- “An unauthorized copy or substitute part that has been identified, marked, and/or altered by a source other than the part’s legally authorized source and has been misrepresented to be from a legally authorized source”;
- “An item misrepresented to be an authorized item of the legally authorized source”; or
- “A new, used, outdated, or expired item from a legally authorized source that is misrepresented by any source to the end-user as meeting the performance requirements for the intended use.”
Although the first two categories are consistent with definitions previously included in DOD Instruction 4140.67, DOD Counterfeit Prevention Policy, and commonly associated in industry with counterfeits, the third category would significantly expand the scope of “counterfeit parts.”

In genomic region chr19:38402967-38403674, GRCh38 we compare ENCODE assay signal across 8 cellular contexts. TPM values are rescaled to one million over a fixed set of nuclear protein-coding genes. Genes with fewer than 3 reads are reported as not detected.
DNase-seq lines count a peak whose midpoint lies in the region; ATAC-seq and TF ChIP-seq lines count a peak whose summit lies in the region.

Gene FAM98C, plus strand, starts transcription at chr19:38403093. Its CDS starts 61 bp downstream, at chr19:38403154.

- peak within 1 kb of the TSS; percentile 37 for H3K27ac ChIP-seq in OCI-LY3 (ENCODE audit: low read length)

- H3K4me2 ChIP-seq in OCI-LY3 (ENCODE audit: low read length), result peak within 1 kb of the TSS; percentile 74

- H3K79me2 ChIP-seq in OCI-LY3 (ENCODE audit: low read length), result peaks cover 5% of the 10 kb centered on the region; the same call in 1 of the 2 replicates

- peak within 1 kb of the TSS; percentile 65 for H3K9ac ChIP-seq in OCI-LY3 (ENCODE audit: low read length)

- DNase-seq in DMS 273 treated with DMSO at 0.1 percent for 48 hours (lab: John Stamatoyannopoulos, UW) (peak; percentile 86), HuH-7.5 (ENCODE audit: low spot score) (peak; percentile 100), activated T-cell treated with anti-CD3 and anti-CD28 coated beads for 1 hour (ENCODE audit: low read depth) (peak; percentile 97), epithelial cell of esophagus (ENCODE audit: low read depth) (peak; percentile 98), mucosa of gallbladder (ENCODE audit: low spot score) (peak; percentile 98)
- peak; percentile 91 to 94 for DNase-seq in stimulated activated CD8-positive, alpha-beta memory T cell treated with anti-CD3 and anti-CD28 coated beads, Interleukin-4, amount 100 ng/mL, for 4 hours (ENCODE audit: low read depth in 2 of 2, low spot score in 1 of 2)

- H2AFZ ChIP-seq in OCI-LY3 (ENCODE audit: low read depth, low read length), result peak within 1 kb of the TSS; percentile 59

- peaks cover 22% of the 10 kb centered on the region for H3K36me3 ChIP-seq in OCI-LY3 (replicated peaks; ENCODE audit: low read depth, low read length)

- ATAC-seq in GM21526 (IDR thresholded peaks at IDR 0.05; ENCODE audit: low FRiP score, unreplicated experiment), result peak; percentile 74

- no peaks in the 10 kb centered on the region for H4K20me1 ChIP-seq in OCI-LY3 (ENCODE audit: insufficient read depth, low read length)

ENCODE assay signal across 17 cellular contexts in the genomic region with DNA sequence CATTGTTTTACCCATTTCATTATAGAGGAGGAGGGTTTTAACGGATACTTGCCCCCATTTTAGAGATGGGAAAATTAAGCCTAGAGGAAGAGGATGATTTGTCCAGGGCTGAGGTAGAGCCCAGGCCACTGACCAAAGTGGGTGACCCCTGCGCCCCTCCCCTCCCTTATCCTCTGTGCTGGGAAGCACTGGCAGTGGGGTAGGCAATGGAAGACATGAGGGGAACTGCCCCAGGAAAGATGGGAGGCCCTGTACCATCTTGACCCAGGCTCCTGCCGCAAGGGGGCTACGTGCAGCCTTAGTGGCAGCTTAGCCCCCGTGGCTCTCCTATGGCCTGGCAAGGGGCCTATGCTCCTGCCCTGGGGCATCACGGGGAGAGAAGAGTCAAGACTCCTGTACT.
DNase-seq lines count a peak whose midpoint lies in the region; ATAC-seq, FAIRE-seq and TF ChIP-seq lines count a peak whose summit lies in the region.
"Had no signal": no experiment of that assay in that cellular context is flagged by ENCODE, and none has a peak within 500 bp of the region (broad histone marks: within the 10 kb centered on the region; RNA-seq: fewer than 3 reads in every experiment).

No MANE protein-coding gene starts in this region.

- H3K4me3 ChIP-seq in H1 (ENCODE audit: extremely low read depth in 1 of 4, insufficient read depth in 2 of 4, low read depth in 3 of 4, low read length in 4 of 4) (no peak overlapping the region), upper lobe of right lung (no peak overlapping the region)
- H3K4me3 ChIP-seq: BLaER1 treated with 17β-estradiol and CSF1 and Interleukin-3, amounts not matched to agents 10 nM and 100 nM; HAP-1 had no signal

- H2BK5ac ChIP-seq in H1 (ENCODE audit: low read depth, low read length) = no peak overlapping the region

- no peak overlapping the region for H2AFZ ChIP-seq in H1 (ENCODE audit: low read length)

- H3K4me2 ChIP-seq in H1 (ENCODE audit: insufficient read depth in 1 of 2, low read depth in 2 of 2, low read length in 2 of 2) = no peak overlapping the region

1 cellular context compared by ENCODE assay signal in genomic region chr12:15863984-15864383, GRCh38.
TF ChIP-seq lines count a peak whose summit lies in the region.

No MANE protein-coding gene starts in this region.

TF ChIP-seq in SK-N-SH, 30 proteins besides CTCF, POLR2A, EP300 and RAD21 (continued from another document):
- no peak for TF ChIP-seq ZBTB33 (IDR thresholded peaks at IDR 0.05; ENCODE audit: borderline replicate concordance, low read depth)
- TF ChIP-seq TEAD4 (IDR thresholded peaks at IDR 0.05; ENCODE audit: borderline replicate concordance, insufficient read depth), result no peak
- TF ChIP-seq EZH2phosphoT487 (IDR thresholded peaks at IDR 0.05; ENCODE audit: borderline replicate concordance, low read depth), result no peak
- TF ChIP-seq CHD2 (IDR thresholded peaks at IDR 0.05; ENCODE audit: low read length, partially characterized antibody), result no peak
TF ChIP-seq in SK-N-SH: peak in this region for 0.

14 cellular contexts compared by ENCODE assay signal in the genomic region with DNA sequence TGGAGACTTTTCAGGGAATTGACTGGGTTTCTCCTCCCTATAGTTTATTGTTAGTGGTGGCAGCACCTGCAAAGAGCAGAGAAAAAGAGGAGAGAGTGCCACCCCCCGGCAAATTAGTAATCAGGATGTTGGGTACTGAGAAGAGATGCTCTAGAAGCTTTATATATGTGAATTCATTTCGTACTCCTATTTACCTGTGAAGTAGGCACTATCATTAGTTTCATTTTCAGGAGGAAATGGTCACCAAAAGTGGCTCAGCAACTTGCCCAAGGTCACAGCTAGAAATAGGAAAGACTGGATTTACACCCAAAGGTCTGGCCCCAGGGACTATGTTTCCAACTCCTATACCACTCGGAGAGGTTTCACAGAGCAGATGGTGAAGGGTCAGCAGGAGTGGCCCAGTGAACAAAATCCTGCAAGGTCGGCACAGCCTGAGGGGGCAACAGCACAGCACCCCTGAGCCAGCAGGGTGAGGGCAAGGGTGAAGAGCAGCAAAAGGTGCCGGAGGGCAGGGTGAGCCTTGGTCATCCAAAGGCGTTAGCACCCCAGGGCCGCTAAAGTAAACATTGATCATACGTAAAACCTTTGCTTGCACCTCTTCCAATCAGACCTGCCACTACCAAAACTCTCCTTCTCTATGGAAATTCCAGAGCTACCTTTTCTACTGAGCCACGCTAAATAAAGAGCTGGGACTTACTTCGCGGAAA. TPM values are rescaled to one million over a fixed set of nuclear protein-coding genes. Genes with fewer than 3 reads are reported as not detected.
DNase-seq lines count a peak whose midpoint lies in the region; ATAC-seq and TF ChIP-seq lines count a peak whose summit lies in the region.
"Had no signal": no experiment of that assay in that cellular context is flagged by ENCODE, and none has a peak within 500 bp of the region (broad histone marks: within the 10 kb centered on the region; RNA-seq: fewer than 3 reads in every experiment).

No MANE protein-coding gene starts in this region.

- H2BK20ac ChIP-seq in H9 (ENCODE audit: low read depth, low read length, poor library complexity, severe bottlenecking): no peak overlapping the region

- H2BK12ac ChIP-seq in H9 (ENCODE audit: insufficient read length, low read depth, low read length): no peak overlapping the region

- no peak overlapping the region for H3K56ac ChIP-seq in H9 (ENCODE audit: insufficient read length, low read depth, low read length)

For example, the proposed rule does not clarify what would constitute a “misrepresentation” under the rule. Arguably, the rule could be interpreted to include unintentional “misrepresentations” about an electronic component’s capabilities, latent design or manufacturing defects, or other errors that would typically be covered under standard warranty provisions. Furthermore, the proposed rule does not clarify how the “performance requirements for the intended use” would be measured, or whether the term refers to the performance specifications for the electronic part established by the manufacturer, or the performance requirements of an end item or system into which the electronic part will be installed.